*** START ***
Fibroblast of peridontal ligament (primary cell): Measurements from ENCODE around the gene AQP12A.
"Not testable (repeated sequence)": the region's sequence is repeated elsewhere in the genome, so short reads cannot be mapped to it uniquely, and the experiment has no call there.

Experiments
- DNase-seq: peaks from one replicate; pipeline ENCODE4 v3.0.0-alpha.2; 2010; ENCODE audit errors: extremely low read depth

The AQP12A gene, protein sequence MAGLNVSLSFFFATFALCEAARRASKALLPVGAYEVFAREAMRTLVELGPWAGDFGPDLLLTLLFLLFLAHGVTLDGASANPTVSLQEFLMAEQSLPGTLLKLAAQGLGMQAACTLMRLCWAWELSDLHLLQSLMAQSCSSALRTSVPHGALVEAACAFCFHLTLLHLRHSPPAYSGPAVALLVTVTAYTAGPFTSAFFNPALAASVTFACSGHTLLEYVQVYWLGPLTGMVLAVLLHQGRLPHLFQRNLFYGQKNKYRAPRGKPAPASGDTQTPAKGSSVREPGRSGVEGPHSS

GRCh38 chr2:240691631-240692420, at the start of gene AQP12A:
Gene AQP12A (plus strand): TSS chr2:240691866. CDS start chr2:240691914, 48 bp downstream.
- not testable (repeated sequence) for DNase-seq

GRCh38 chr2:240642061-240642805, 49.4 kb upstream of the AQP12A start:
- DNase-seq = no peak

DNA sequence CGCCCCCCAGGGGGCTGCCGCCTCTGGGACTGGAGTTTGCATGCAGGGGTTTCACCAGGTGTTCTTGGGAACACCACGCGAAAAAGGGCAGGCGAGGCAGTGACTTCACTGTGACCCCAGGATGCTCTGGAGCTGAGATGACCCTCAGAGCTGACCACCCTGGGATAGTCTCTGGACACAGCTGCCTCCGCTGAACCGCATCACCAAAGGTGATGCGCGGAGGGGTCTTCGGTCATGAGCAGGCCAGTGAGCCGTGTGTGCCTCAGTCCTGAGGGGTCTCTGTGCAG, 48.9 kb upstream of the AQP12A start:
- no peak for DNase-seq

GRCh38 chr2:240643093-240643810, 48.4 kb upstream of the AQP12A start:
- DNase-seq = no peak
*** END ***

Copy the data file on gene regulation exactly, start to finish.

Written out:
Fibroblast of peridontal ligament (primary cell): Measurements from ENCODE around the gene AQP12A.
"Not testable (repeated sequence)": the region's sequence is repeated elsewhere in the genome, so short reads cannot be mapped to it uniquely, and the experiment has no call there.

Experiments
- DNase-seq: peaks from one replicate; pipeline ENCODE4 v3.0.0-alpha.2; 2010; ENCODE audit errors: extremely low read depth

The AQP12A gene, protein sequence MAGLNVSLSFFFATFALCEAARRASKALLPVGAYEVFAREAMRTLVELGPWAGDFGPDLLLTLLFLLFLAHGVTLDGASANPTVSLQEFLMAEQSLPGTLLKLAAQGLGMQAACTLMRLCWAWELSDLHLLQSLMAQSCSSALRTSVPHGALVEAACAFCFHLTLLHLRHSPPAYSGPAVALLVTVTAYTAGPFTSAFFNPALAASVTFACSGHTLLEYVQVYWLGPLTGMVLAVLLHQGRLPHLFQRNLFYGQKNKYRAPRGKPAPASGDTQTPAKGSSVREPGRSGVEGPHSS

GRCh38 chr2:240691631-240692420, at the start of gene AQP12A:
Gene AQP12A (plus strand): TSS chr2:240691866. CDS start chr2:240691914, 48 bp downstream.
- not testable (repeated sequence) for DNase-seq

GRCh38 chr2:240642061-240642805, 49.4 kb upstream of the AQP12A start:
- DNase-seq = no peak

DNA sequence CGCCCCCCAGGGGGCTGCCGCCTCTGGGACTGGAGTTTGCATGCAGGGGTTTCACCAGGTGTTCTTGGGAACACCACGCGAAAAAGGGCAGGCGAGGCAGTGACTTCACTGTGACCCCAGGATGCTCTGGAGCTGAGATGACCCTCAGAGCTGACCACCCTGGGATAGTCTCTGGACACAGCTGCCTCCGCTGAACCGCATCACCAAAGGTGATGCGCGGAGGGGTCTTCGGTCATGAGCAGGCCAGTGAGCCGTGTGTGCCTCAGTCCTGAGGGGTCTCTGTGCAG, 48.9 kb upstream of the AQP12A start:
- no peak for DNase-seq

GRCh38 chr2:240643093-240643810, 48.4 kb upstream of the AQP12A start:
- DNase-seq = no peak